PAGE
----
From marketing to your audience, recruiting effectively and leveraging technology, there are several crucial facets to creating a successful business, not the least of which is utilizing the resources at your disposal to grow business accomplishments.
As a real estate professional, you have to think outside the box in order to thrive in the competitive housing ecosystem. One of these innovative ideas involves working with the government. As a real estate professional dealing with properties in your community and county, you may not think you’re suited or qualified to work with the government, but you may be.
From selling Department of Housing and Urban Development (HUD) homes to becoming an approved corporate vendor, the opportunities for real estate professionals are wide-ranging. Property management alone, an area in which most real estate agents are experienced, makes you a valuable candidate for these government agencies that often require help from businesses to take care of their wealth of properties from acquisition, disposition, buildout and facility maintenance.
How can you seize these business avenues? Preparation, knowledge, experience, superior service—and with the help of the government itself.
One of your resources is the Small Business Administration (SBA) and their extended family of free services that will help you create or enhance your business to best service your clients. From writing a winning business plan to assisting your company in the federal arena, the SBA can prove to be a valuable partner on your road to success.
The SBA’s SCORE is a national mentor network comprised of over 11,000 entrepreneurs, executives and business leaders who volunteer their time to mentor America’s small business owners. In SCORE, small businesses have the opportunity to receive advice directly from business owners with decades of experience who understand their struggle first-hand.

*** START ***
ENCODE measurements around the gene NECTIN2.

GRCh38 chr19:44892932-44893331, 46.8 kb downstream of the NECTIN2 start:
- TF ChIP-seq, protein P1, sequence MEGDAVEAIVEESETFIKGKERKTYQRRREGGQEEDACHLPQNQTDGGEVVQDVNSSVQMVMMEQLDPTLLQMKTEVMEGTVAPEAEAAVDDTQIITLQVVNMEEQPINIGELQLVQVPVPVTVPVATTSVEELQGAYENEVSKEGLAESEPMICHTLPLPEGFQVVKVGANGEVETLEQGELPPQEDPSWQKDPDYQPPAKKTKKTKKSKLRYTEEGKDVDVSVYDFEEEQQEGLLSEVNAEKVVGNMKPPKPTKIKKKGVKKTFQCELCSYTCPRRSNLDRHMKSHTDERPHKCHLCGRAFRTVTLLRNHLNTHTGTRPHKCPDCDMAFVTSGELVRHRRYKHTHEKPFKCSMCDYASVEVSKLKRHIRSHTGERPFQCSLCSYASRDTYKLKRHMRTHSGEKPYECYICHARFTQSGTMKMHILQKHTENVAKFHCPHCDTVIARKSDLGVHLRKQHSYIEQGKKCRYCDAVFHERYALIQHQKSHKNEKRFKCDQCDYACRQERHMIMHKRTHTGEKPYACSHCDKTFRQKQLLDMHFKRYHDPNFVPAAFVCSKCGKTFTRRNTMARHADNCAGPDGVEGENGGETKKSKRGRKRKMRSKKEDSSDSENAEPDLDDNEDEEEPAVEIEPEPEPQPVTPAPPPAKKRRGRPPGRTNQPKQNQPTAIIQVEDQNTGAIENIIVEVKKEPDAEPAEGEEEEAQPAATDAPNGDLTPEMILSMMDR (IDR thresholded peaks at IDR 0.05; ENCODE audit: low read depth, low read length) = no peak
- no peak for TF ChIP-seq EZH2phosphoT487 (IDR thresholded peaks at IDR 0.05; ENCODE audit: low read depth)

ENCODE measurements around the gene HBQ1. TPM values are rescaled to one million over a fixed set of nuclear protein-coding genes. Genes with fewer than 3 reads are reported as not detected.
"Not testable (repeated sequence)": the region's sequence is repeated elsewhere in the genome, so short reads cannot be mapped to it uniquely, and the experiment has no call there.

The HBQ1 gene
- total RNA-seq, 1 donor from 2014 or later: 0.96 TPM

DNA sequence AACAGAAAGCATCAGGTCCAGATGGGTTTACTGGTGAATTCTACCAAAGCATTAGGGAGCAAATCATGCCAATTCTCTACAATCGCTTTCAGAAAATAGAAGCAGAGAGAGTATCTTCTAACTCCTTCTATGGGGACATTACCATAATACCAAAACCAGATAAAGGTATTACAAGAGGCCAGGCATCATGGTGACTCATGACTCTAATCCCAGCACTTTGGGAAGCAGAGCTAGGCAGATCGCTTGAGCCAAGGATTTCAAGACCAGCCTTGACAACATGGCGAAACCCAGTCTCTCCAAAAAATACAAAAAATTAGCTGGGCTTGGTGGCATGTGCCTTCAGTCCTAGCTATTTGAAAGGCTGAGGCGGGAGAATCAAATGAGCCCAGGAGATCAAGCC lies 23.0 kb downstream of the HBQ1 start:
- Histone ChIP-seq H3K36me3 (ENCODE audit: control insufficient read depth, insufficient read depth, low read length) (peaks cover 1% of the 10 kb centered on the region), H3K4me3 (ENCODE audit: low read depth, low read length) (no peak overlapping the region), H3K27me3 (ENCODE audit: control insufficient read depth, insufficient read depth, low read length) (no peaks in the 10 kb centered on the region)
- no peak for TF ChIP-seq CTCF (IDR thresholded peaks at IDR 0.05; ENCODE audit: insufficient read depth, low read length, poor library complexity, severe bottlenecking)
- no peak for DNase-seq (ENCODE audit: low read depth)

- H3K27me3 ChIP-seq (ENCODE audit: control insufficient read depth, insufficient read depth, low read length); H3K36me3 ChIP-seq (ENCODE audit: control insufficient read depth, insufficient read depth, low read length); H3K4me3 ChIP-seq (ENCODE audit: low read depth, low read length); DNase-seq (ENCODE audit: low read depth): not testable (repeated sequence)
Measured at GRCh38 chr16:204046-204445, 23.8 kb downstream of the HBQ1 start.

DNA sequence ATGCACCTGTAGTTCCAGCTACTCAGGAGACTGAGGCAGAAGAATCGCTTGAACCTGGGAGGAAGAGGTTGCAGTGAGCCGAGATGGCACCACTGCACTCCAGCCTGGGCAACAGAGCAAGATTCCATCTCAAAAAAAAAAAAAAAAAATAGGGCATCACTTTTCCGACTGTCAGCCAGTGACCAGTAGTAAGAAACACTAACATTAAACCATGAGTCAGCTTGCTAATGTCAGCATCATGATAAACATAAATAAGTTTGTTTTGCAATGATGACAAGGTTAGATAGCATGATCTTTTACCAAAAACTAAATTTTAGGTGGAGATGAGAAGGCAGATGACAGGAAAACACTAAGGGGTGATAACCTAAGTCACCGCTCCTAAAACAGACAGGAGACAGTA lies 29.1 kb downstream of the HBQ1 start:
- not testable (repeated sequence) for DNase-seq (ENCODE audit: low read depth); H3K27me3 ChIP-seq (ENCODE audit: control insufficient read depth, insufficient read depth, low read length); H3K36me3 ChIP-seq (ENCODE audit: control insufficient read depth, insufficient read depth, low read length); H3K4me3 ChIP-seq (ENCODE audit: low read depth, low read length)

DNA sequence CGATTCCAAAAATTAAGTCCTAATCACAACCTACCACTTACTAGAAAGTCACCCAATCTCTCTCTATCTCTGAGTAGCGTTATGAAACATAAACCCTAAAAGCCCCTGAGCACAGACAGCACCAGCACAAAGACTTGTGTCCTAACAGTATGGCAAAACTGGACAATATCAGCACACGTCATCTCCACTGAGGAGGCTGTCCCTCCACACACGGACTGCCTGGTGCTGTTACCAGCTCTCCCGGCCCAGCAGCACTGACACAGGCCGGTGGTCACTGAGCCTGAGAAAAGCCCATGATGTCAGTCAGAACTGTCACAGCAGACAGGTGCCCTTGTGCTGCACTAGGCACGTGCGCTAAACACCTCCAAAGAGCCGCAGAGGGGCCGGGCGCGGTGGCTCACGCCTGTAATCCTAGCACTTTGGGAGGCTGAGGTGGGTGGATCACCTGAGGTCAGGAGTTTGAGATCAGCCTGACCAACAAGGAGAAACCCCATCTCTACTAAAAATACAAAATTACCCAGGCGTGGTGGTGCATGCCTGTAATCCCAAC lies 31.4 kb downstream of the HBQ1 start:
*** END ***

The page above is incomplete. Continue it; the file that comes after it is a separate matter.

The mission of the SBA’s Small Business Development Centers (SBDC) is “to build, sustain, and grow small businesses; promote small business development; and enhance local economies by creating businesses and fulfilling its mission of creating jobs.”
There are over 900 SBDC locations across the U.S. that offer free one-on-one expert business counseling and low-cost training by experienced small business professionals. In a nationwide evaluation study, 80 percent of program participants responded that the SBDC’s business assistance was worthwhile.
Equally important to capitalizing on the tools at your disposal is doing the work. All the help and guidance in the world won’t be enough for your business if you do not prepare for success.
Make sure you have a strong business foundation from the start:
– A product or service
– A target market or audience
– Clear objectives
– A budget
– Drive and determination
If you do not have the work ethic or groundwork for your business, the resources won’t have the power to make you an overnight success. If you have what it takes to become a successful entrepreneur, and all you need is a small boost or helping hand, your resources have the potential of being pivotal in your development as a prosperous businessperson.
Desirée Patno is president and CEO of the National Association of Women in Real Estate Businesses (NAWRB). For more information, visit www.nawrb.com.